So, you’ve decided to hire an expert marketing consultant to take your business’s advertising protocols to a new level. This is a smart move – but how much should you be paying for these services?
Let’s discuss how much a marketing consultant should actually cost.
There are a number of different ways that consultants can choose to charge clients for their services. The most common methods include:
- Flat fees and lump sums
- Daily or hourly rates
- Results-based rates
Many consultants price their work on a day rate that’s agreed upon on a case by case basis. Fees can depend on the scale of the requirements that a business presents and a consultant should always be transparent and up-front about what clients can expect.
Consultants should never spring hidden fees or extra add-ons on their clients at the last minute. A more professional and simple method would be presenting a clear Scope of Work and agreed fees before a project takes place.
While in the discovery phase, clients and consultants should talk in-depth about any technologies, tools or professionals they might need to bring on board. This decision ultimately lies in the hands of the client and is hinged on the budget they have available.
- Flat Fees and Lump Sums
If your consultant has chosen this cost structure, you should only need to pay them once upfront for a project or task. The benefit to this structure is that you won’t need to fork over any more cash for hidden costs later down the line.
On the other hand, this could also mean that the project’s flexibility may be limited. It will be challenging to make additional changes during the process, and if this is necessary, a negotiation will need to ensue.
- Daily and Hourly Rates
This is a highly popular payment structure among marketing consultants. It’s convenient both to the consultant and the client, and it makes tracing bills much simpler. You can simply add up the number of hours or days that a project has taken up.
Any extra services will usually be highlighted in the consultant’s contract, making the process transparent and easy to understand. In this case, it is crucial to find a consultant that works quickly and efficiently so that the bill is not artificially inflated by slow progress.
- Results-Based Rates
Results-based payment structures are also gaining rapport among consultants as they offer a very fair deal to clients. These fees can be completely or partially based on results.
As an example, a completely results-based fee would entail a consultant only being paid with a fixed percentage of your company’s sales growth. A partial fee would entail a portion of the fee being fixed, and the rest based on whether or not a certain pre-set goal has been achieved.
Calculating Consultants’ Fees
Working out the calculations for consulting fees can seem tricky, but there’s a way to simplify it. Regardless of your consultant’s payment structure, convert it into an hourly rate.
For example: if your marketing consulting plans to charge a certain flat rate for a project that will take an estimated 2 months, you would calculate the hourly rate as follows.
[Flat rate] / (number of months * 4 weeks * 5 days * 8 hours) = your professional’s hourly rate
Additionally, if you are hiring a consultant who is part of an agency, there may be an overhead fee attached. This fee can be anywhere from 30% to 60%, so this needs to be borne in mind when calculating the final costs of hiring the professional.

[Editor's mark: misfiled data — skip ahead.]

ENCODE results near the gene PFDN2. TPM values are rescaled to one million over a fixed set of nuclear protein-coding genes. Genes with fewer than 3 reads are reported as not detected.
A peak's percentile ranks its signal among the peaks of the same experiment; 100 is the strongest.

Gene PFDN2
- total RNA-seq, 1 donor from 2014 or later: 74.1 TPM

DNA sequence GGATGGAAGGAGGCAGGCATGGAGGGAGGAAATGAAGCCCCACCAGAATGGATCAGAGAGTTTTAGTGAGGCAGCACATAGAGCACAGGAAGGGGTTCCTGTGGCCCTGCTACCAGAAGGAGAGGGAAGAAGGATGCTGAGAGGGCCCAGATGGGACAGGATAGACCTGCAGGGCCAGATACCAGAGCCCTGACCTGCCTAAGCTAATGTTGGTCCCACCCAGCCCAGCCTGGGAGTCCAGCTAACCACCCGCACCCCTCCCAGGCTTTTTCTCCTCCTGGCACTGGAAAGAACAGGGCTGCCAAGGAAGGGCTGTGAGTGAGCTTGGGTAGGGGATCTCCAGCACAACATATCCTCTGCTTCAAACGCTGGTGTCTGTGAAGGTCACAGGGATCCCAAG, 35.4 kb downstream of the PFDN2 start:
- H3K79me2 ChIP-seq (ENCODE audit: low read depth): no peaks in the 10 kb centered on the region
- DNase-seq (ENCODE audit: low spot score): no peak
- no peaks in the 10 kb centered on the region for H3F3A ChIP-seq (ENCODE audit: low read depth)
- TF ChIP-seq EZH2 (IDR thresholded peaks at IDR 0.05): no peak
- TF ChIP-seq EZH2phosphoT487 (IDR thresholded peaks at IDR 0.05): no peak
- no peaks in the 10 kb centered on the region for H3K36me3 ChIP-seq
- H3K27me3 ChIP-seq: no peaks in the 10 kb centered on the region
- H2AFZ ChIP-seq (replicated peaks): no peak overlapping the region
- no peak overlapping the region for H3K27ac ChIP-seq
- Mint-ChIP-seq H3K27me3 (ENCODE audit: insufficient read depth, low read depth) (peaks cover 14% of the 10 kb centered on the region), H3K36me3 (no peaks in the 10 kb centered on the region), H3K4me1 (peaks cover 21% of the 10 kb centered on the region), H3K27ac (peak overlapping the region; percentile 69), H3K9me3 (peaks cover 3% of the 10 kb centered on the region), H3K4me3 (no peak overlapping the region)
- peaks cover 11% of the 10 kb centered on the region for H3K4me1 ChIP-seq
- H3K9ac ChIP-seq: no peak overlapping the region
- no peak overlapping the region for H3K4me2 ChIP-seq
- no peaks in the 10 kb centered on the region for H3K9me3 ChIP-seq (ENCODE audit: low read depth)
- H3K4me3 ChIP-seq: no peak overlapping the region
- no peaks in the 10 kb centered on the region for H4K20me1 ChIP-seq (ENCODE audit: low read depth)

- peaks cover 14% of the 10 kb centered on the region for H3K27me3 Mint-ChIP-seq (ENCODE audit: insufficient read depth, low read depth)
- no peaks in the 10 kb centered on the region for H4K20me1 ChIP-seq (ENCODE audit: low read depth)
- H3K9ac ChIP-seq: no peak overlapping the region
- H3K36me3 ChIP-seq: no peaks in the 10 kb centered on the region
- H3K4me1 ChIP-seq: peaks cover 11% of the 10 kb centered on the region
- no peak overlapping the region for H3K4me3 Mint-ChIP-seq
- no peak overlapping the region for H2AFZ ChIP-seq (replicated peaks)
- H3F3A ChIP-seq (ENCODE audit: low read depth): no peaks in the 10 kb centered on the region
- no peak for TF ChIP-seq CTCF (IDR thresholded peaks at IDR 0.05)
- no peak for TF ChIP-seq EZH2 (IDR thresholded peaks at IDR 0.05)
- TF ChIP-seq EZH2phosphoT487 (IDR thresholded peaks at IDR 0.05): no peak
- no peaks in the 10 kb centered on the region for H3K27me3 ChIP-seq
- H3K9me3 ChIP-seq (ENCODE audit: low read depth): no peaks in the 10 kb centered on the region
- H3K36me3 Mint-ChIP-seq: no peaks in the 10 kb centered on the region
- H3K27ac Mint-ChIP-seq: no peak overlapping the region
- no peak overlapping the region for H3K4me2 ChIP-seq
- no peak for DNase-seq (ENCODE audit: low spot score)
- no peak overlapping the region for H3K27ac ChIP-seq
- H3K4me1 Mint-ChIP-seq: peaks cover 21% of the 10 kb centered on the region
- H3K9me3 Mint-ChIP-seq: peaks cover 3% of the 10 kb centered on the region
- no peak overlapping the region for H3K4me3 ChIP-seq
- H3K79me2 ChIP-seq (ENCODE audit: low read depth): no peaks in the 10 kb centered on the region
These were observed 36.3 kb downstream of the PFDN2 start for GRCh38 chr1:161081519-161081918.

Is My Consultant Charging Too Much?
Generally speaking, a consultant’s benchmark fee will be based on their level of experience in their field. Pre-MBA consultants will charge significantly less than partner-level consultants on average.
The rough standard fee of a consultant ranges from £75 to £250 per hour on average, but there are numerous other factors that can affect this number.
Such factors include:
- The duration and size of your project
- The reputation of the agency you’re enlisting
- The level of competition in your business’s industry, and the specific topic that your consultant will be handling
- The strategic value of your project or business to your consultant
- The business cycles
- Your budget and location
- Fee negotiations
…and a variety of other factors as well.
The benchmark fees that you should compare your consultant’s fees to are those listed by reputable agencies. Independent consultants may be significantly more affordable, as well as being more flexible with their time.
Obtaining Value from Your Consultant
Your goal should not be to nab the best bargain or the cheapest option you can find. Instead, it would serve you better to obtain the most value possible from your marketing consultant.
Firstly, try their services out before hiring them if it is possible to do so. Many agencies and consultants offer their clients free trials during which you can get a feel for their services and overall efficiency.
Keep your eye out for results-based deals. These tend to offer the most fairness to clients, meaning that you will pay significantly less if a project is not successful.
Maintain clear goals so that your consultant knows how best to keep your process efficient. This is especially important when hiring a consultant with an hourly-based rate, as not having set goals can extend your project’s timeline and end up costing you more than you bargained for.
Assess their expertise. Different consultants have different areas of expertise and different marketing experiences. Your goal should be to choose a professional with knowledge that matches your unique project.
Remember: a broader skill set doesn’t necessarily indicate a better value consultant. Focused skill sets can be just as valuable, depending on the project at hand.